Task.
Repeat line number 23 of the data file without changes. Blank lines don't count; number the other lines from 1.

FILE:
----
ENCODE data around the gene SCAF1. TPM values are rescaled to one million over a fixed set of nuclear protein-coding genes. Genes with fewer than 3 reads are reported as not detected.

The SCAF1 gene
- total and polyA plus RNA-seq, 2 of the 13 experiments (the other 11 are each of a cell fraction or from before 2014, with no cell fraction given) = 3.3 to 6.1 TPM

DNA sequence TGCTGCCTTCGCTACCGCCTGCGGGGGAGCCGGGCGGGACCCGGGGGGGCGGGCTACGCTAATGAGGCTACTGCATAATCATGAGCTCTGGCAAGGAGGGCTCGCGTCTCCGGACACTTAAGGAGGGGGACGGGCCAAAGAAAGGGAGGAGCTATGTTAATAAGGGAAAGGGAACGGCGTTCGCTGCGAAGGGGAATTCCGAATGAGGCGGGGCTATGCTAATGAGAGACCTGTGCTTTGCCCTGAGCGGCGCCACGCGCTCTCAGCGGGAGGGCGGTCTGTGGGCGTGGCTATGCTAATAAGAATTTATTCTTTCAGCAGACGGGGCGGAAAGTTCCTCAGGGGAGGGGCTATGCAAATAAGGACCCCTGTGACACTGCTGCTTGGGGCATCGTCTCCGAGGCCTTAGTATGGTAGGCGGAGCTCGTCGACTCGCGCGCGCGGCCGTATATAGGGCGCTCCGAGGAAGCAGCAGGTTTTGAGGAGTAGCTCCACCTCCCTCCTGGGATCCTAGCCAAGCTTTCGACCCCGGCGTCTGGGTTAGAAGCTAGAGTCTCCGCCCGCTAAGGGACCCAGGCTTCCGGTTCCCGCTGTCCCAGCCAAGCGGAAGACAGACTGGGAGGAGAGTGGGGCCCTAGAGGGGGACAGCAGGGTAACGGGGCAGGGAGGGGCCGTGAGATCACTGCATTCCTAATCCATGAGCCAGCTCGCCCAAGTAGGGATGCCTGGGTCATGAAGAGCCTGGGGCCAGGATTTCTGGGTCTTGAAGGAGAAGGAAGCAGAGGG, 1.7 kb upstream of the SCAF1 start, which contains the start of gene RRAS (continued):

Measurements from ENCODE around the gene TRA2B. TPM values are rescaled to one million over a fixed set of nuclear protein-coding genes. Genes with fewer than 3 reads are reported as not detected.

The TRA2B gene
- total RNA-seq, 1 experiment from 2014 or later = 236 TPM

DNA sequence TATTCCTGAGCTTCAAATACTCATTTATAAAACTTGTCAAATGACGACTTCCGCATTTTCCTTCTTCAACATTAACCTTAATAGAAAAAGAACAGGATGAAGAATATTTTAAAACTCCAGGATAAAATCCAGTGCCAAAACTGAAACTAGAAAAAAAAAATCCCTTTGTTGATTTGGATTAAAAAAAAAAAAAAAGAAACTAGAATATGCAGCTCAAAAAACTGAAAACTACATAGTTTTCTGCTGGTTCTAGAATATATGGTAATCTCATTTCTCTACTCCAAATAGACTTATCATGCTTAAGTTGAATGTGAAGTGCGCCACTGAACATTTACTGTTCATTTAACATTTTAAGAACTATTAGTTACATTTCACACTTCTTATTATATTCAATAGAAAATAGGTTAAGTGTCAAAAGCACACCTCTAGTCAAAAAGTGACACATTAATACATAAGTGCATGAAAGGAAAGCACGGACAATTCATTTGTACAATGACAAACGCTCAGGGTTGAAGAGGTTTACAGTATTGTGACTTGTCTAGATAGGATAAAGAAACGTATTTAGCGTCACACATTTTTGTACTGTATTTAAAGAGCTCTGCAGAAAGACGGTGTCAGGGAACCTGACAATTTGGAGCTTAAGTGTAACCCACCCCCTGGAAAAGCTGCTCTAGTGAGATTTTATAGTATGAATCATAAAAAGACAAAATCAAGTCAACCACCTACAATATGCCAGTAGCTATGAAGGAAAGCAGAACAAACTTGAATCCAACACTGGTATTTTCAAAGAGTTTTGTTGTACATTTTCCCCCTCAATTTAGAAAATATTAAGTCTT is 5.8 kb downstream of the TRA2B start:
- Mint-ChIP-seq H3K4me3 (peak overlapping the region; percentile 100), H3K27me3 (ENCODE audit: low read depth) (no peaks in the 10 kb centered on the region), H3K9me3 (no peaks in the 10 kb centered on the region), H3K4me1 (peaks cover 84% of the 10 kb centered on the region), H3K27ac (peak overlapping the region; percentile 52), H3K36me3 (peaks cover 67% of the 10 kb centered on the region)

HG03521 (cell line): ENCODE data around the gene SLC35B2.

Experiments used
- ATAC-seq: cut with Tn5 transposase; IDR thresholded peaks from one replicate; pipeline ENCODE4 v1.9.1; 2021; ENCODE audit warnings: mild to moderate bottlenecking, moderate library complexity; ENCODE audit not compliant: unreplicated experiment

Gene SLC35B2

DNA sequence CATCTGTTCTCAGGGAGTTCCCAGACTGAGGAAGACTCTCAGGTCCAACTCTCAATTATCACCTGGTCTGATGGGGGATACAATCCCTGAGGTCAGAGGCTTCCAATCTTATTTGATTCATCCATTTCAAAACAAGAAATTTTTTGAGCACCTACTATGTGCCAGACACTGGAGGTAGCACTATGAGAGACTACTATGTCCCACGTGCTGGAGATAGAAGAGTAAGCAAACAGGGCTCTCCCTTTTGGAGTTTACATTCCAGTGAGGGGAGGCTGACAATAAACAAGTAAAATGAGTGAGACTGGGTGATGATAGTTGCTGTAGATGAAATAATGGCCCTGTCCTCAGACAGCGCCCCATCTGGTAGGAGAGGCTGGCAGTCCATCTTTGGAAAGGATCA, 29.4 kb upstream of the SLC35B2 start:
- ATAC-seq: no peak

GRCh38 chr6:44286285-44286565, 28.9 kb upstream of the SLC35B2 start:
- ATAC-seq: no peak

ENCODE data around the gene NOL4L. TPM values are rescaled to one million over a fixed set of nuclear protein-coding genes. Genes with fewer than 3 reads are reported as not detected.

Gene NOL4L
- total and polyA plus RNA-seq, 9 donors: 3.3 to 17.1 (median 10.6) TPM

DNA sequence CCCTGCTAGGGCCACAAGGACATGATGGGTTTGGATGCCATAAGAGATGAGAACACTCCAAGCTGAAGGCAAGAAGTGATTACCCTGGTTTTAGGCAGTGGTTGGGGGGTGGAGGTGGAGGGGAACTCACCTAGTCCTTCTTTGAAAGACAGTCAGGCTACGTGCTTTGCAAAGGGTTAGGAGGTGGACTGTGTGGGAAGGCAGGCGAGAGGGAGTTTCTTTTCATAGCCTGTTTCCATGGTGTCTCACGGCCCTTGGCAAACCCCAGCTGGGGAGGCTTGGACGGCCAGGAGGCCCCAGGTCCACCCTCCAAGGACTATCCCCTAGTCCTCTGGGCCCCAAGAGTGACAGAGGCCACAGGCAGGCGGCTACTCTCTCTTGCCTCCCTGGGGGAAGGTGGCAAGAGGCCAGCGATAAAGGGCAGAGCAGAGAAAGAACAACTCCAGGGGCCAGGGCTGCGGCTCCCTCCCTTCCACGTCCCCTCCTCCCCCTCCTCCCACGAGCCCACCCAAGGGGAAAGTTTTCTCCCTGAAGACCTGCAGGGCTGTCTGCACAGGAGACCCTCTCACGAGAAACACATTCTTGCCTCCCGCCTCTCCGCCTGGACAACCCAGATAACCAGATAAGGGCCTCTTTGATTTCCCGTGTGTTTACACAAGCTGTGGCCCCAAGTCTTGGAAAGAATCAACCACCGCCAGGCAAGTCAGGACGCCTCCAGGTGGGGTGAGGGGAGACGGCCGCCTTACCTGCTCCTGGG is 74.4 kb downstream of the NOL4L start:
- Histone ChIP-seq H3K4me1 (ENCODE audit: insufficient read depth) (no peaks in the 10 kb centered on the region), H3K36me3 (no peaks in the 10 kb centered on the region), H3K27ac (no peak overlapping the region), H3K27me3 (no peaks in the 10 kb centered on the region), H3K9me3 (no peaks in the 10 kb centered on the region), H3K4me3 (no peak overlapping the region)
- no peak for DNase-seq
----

- no peak for DNase-seq